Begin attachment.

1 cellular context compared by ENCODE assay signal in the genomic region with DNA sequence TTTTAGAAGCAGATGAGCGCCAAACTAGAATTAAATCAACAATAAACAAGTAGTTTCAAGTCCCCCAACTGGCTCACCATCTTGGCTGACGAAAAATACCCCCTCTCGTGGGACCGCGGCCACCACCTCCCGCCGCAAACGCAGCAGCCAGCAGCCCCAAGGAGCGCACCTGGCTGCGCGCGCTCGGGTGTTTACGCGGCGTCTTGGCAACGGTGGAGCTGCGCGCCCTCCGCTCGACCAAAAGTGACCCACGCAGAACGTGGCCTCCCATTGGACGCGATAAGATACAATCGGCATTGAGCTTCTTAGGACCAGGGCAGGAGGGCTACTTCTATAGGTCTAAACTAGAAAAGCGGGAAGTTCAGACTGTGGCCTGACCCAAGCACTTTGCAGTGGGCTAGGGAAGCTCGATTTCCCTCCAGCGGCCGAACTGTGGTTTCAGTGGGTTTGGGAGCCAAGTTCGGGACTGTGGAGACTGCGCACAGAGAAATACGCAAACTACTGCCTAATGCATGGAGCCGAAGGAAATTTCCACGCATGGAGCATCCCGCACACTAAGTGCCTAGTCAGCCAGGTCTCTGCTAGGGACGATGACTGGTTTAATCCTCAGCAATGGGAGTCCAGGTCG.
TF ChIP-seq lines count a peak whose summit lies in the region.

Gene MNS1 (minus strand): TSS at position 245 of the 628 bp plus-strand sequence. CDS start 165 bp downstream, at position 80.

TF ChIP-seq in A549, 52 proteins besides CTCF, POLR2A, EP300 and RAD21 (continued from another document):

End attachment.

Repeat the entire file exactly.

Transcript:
1 cellular context compared by ENCODE assay signal in the genomic region with DNA sequence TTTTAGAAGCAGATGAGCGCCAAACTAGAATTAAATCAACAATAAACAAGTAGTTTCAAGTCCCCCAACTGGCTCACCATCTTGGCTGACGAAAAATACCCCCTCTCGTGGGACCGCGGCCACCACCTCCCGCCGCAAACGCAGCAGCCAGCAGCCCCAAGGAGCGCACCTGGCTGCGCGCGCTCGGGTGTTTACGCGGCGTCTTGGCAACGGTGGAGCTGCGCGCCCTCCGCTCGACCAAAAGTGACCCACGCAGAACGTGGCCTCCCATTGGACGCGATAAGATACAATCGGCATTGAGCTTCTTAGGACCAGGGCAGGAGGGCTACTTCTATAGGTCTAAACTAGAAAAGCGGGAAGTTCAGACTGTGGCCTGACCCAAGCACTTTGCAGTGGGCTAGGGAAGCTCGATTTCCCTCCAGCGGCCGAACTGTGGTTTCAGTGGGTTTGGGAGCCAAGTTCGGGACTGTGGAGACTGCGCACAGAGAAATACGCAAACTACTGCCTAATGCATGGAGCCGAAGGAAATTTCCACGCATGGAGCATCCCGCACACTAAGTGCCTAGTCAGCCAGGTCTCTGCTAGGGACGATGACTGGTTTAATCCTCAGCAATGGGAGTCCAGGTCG.
TF ChIP-seq lines count a peak whose summit lies in the region.

Gene MNS1 (minus strand): TSS at position 245 of the 628 bp plus-strand sequence. CDS start 165 bp downstream, at position 80.

TF ChIP-seq in A549, 52 proteins besides CTCF, POLR2A, EP300 and RAD21 (continued from another document):